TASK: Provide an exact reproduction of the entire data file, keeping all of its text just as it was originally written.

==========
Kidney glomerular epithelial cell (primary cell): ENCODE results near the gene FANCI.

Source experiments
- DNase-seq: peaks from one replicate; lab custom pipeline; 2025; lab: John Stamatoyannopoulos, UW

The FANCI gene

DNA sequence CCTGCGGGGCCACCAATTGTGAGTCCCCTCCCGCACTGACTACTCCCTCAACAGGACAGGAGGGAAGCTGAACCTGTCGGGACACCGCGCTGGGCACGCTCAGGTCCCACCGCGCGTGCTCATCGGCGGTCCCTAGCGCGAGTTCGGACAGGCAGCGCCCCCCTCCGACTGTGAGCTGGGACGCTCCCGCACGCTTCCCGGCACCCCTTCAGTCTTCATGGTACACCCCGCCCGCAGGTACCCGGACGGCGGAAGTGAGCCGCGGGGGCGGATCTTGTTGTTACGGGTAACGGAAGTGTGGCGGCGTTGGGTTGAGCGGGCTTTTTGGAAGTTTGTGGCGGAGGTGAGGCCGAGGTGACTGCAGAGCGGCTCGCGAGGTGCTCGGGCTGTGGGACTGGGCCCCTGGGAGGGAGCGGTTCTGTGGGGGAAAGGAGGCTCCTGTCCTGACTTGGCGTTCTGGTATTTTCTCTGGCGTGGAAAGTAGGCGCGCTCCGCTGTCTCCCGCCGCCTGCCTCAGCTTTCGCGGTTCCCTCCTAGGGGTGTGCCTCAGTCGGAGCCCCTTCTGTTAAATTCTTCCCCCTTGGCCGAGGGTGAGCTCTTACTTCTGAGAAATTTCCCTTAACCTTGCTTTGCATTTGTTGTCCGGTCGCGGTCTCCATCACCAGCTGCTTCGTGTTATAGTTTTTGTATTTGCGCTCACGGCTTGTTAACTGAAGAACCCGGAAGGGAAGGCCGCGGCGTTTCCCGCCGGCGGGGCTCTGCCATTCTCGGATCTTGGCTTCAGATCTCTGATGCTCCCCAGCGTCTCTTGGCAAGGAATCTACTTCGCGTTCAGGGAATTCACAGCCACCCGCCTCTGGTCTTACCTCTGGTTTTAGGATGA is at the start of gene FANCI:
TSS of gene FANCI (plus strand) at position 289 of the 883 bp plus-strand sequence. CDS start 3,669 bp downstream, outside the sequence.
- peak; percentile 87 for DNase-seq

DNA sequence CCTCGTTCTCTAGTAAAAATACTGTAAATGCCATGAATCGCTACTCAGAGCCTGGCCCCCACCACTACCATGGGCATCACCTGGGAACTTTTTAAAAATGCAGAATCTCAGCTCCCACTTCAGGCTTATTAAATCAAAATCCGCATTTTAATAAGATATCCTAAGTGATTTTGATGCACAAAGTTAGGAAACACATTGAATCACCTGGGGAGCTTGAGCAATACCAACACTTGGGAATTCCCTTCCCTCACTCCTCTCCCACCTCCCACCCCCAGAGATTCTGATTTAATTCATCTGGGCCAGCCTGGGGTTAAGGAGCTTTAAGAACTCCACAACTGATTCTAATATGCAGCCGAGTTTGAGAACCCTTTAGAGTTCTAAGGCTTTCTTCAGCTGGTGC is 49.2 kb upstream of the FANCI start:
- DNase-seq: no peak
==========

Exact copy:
Kidney glomerular epithelial cell (primary cell): ENCODE results near the gene FANCI.

Source experiments
- DNase-seq: peaks from one replicate; lab custom pipeline; 2025; lab: John Stamatoyannopoulos, UW

The FANCI gene

DNA sequence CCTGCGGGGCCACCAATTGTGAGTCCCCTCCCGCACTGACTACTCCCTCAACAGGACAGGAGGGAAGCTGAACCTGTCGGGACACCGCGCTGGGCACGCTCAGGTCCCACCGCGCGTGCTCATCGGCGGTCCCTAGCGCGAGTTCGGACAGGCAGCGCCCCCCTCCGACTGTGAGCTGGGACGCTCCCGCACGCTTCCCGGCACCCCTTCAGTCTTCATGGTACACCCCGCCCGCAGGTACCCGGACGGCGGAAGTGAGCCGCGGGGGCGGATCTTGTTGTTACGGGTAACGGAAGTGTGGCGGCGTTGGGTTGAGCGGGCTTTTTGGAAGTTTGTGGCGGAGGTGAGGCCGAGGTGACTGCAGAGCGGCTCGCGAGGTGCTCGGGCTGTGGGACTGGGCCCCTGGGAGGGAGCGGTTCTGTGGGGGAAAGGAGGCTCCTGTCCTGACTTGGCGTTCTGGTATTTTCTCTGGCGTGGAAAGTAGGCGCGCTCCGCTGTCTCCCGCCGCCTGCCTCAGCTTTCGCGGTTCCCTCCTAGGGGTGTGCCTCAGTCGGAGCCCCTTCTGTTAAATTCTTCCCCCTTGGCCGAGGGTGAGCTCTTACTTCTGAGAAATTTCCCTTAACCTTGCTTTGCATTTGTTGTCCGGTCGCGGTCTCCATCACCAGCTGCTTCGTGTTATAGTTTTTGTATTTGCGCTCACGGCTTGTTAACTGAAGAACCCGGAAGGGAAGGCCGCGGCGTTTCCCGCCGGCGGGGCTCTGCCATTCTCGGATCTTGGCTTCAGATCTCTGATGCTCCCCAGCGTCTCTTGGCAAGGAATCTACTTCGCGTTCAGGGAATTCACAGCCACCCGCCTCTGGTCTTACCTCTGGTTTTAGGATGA is at the start of gene FANCI:
TSS of gene FANCI (plus strand) at position 289 of the 883 bp plus-strand sequence. CDS start 3,669 bp downstream, outside the sequence.
- peak; percentile 87 for DNase-seq

DNA sequence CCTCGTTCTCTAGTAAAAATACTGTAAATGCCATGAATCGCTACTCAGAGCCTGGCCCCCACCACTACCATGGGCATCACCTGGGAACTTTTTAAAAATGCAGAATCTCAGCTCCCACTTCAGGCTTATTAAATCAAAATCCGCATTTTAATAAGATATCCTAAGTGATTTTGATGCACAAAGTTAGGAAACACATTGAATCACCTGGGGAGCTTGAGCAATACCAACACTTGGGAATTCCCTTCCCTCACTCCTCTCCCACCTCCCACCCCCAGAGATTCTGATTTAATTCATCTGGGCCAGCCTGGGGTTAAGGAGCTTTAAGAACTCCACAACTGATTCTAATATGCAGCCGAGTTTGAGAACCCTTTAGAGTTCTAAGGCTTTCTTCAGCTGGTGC is 49.2 kb upstream of the FANCI start:
- DNase-seq: no peak